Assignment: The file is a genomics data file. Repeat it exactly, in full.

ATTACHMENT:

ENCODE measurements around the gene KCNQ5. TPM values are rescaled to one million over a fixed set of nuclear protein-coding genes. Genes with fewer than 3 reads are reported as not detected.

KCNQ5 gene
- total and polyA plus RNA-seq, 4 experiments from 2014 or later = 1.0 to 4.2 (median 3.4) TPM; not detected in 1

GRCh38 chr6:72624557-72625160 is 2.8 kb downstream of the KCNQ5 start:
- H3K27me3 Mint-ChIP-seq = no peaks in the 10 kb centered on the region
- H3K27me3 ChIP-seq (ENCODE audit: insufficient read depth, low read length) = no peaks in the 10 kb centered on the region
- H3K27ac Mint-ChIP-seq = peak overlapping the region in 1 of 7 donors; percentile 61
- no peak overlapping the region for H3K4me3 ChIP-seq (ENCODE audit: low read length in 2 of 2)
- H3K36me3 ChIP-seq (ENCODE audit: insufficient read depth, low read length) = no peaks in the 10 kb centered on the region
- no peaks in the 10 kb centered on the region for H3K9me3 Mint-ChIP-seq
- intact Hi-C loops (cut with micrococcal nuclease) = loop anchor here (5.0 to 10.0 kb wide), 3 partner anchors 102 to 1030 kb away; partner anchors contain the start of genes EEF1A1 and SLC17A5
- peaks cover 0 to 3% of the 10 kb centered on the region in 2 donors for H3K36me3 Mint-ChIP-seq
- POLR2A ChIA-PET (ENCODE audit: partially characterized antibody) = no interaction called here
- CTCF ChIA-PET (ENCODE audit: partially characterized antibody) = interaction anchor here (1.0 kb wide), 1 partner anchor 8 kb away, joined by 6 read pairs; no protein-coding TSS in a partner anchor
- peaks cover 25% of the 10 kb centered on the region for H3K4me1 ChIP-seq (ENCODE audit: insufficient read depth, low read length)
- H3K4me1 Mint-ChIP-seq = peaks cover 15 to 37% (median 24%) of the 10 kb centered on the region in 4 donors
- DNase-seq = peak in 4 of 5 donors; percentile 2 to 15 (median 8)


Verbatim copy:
ENCODE measurements around the gene KCNQ5. TPM values are rescaled to one million over a fixed set of nuclear protein-coding genes. Genes with fewer than 3 reads are reported as not detected.

KCNQ5 gene
- total and polyA plus RNA-seq, 4 experiments from 2014 or later = 1.0 to 4.2 (median 3.4) TPM; not detected in 1

GRCh38 chr6:72624557-72625160 is 2.8 kb downstream of the KCNQ5 start:
- H3K27me3 Mint-ChIP-seq = no peaks in the 10 kb centered on the region
- H3K27me3 ChIP-seq (ENCODE audit: insufficient read depth, low read length) = no peaks in the 10 kb centered on the region
- H3K27ac Mint-ChIP-seq = peak overlapping the region in 1 of 7 donors; percentile 61
- no peak overlapping the region for H3K4me3 ChIP-seq (ENCODE audit: low read length in 2 of 2)
- H3K36me3 ChIP-seq (ENCODE audit: insufficient read depth, low read length) = no peaks in the 10 kb centered on the region
- no peaks in the 10 kb centered on the region for H3K9me3 Mint-ChIP-seq
- intact Hi-C loops (cut with micrococcal nuclease) = loop anchor here (5.0 to 10.0 kb wide), 3 partner anchors 102 to 1030 kb away; partner anchors contain the start of genes EEF1A1 and SLC17A5
- peaks cover 0 to 3% of the 10 kb centered on the region in 2 donors for H3K36me3 Mint-ChIP-seq
- POLR2A ChIA-PET (ENCODE audit: partially characterized antibody) = no interaction called here
- CTCF ChIA-PET (ENCODE audit: partially characterized antibody) = interaction anchor here (1.0 kb wide), 1 partner anchor 8 kb away, joined by 6 read pairs; no protein-coding TSS in a partner anchor
- peaks cover 25% of the 10 kb centered on the region for H3K4me1 ChIP-seq (ENCODE audit: insufficient read depth, low read length)
- H3K4me1 Mint-ChIP-seq = peaks cover 15 to 37% (median 24%) of the 10 kb centered on the region in 4 donors
- DNase-seq = peak in 4 of 5 donors; percentile 2 to 15 (median 8)